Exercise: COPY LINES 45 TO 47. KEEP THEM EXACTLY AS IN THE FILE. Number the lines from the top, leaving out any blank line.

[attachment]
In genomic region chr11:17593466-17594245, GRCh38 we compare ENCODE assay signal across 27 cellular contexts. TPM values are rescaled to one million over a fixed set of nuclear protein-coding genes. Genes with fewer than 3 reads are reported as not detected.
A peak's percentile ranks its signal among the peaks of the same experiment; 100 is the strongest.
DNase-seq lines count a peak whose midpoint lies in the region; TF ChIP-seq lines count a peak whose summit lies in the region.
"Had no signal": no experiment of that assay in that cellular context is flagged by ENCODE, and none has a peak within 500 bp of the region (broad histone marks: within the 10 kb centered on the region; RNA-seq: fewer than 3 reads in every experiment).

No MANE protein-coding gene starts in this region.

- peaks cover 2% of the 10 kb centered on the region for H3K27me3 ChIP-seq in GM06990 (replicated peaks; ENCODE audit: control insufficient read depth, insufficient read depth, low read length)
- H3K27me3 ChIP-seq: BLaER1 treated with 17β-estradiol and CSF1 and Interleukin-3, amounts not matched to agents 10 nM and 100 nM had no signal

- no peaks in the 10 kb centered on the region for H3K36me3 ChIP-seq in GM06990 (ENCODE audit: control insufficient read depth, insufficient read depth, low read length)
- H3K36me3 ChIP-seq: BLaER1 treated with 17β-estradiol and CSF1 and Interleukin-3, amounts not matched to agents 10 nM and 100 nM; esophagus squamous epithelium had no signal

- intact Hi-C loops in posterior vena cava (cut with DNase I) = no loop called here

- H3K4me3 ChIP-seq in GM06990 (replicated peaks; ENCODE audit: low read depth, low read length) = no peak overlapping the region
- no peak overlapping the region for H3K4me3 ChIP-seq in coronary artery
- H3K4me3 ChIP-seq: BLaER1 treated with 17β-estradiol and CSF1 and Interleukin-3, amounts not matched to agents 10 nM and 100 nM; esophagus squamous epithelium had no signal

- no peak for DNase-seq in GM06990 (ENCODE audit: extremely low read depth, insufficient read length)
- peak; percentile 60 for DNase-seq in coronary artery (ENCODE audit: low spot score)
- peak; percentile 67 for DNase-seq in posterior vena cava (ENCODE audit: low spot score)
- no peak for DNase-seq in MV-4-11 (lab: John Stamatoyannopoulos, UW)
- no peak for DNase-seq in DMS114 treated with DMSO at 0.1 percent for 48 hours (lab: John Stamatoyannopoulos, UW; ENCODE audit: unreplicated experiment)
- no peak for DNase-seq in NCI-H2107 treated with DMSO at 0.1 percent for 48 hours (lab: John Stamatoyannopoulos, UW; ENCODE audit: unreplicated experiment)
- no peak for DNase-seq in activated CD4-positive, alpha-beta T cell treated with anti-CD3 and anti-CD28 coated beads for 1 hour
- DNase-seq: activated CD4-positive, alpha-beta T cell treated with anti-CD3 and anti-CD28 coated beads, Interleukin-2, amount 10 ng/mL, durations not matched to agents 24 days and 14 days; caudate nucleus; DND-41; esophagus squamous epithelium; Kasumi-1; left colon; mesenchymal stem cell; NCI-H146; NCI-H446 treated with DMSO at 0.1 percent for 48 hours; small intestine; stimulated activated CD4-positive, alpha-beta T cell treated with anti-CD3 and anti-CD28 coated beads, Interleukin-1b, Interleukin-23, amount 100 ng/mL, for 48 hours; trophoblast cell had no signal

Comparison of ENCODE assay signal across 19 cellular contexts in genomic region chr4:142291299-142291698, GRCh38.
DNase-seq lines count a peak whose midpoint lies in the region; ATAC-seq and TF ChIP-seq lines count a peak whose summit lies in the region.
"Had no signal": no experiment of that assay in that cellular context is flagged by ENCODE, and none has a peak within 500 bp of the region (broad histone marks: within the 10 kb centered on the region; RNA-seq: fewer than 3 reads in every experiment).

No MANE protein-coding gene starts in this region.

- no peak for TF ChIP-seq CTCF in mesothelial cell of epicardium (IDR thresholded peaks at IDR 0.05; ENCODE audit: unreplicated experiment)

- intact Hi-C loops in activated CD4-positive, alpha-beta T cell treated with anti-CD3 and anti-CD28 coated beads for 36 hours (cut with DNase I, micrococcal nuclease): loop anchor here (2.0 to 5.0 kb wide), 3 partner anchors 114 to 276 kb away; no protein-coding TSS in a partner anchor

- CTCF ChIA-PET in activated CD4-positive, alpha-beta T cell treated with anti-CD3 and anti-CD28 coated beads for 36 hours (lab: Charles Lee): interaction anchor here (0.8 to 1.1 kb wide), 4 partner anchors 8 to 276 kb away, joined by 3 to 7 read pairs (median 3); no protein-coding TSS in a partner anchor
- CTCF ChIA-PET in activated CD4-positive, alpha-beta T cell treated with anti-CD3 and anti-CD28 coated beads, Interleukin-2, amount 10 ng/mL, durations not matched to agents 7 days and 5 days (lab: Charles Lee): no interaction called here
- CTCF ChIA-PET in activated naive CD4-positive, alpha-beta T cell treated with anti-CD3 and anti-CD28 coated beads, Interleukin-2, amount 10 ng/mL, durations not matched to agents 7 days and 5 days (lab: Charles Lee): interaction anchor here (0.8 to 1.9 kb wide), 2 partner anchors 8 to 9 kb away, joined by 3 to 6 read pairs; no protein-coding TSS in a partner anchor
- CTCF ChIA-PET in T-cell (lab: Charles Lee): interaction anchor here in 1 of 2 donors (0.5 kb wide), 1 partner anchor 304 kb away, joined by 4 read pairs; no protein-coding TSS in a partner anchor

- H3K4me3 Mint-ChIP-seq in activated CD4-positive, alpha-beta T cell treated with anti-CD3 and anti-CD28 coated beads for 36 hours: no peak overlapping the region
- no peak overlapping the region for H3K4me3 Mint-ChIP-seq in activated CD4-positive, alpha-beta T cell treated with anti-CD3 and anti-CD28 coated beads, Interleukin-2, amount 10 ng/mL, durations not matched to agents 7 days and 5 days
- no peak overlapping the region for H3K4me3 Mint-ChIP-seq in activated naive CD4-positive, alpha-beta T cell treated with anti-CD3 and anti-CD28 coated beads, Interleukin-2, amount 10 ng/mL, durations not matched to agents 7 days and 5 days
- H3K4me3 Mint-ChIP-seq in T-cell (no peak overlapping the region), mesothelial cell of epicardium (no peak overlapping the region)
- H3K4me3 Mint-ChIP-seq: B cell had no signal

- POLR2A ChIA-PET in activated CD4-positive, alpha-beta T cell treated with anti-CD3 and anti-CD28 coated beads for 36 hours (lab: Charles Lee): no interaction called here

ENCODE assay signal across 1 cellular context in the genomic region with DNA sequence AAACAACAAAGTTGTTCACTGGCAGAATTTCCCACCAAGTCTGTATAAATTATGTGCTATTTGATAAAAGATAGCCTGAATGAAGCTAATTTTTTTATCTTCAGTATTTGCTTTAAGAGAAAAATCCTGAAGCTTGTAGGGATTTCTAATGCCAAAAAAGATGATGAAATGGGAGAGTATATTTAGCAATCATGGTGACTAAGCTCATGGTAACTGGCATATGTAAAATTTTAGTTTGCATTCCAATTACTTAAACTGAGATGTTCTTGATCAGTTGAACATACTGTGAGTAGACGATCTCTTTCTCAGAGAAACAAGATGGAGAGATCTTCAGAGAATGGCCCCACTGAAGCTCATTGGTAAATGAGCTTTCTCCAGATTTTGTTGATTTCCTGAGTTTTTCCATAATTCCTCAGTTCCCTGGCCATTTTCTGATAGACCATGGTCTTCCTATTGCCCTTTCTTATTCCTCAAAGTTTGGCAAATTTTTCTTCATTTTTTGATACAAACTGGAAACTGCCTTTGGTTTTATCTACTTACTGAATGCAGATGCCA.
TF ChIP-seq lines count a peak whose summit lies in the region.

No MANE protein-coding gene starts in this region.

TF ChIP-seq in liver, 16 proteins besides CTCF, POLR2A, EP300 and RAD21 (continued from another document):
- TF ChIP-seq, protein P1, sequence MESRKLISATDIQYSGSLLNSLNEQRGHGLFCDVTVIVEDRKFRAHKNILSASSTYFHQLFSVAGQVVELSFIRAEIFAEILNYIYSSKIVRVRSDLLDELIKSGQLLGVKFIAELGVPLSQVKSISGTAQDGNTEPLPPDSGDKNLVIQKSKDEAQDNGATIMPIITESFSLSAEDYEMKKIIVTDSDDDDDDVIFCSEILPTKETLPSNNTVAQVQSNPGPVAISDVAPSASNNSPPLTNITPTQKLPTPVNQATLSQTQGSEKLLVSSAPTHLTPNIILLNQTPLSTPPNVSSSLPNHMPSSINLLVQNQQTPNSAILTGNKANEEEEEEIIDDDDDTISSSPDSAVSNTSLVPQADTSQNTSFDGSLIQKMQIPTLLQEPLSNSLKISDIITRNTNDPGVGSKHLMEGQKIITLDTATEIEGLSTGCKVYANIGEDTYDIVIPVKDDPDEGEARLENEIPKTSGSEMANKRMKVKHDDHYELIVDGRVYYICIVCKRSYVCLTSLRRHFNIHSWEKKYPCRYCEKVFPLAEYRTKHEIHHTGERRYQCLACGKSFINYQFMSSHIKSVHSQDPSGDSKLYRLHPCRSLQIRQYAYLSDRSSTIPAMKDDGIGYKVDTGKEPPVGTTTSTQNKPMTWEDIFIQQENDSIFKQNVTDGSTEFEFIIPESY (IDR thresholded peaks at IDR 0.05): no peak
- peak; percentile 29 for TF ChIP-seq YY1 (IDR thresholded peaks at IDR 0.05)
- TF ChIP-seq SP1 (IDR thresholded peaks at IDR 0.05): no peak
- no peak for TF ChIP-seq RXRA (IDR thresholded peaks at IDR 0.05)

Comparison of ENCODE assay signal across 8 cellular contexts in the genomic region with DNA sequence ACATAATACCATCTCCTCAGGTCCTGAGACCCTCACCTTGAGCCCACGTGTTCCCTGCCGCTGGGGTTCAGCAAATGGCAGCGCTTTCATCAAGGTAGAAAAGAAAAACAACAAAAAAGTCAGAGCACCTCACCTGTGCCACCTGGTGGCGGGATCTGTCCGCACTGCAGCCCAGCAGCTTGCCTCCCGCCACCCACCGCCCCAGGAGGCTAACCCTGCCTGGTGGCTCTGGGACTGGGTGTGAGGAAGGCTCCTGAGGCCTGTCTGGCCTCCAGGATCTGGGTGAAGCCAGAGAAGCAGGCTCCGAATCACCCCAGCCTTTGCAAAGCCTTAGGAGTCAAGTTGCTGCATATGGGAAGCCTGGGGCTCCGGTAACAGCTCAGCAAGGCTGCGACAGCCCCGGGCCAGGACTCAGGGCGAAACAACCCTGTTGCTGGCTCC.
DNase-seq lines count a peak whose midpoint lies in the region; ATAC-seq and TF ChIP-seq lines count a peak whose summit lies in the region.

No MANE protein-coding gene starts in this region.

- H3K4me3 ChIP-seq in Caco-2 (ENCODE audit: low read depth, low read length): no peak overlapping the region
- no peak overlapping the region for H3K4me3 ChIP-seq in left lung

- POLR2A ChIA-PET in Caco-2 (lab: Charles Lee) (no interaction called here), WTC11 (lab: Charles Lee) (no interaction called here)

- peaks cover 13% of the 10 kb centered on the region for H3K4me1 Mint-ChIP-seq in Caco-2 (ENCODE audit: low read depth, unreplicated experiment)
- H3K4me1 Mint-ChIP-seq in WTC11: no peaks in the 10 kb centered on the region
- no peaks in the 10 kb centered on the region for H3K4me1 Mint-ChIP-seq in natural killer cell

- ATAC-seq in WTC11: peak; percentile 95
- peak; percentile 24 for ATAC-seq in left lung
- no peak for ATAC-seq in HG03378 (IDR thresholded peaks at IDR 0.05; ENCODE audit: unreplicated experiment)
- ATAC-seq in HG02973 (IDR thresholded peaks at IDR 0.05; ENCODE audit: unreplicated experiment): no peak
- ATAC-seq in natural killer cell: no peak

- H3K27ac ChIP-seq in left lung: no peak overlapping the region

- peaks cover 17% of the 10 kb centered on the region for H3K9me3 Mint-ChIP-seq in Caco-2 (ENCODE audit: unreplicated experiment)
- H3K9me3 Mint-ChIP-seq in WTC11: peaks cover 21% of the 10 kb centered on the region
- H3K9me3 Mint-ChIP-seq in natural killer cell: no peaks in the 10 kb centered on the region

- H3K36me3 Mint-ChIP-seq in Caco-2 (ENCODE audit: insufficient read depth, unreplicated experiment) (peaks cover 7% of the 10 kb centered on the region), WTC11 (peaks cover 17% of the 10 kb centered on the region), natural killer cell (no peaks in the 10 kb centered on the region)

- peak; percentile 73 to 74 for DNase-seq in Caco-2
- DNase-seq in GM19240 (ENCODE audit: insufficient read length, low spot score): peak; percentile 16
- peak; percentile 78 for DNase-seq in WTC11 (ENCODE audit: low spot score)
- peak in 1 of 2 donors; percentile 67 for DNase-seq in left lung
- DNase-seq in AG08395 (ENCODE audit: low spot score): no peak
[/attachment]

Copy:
- no peak for TF ChIP-seq RXRA (IDR thresholded peaks at IDR 0.05)

Comparison of ENCODE assay signal across 8 cellular contexts in the genomic region with DNA sequence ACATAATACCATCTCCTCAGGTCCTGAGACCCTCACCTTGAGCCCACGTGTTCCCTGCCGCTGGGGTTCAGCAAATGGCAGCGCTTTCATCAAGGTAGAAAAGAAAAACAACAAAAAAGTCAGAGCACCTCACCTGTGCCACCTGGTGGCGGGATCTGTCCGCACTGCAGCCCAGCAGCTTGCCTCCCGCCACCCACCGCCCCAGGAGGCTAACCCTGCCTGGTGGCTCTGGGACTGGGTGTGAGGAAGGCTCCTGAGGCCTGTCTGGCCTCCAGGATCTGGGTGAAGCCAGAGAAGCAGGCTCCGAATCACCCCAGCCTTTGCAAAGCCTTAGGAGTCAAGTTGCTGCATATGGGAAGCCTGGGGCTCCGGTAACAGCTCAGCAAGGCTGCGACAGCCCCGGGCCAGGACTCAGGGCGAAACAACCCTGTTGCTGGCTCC.
DNase-seq lines count a peak whose midpoint lies in the region; ATAC-seq and TF ChIP-seq lines count a peak whose summit lies in the region.